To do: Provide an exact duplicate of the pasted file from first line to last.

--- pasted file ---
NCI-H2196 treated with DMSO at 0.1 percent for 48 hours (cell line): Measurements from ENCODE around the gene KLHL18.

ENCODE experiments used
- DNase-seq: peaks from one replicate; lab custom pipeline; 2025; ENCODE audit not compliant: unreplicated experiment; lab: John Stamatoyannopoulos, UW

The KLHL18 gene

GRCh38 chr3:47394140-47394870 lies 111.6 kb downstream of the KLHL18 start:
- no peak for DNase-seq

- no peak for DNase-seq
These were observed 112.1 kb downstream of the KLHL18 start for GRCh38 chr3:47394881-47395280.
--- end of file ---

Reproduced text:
NCI-H2196 treated with DMSO at 0.1 percent for 48 hours (cell line): Measurements from ENCODE around the gene KLHL18.

ENCODE experiments used
- DNase-seq: peaks from one replicate; lab custom pipeline; 2025; ENCODE audit not compliant: unreplicated experiment; lab: John Stamatoyannopoulos, UW

The KLHL18 gene

GRCh38 chr3:47394140-47394870 lies 111.6 kb downstream of the KLHL18 start:
- no peak for DNase-seq

- no peak for DNase-seq
These were observed 112.1 kb downstream of the KLHL18 start for GRCh38 chr3:47394881-47395280.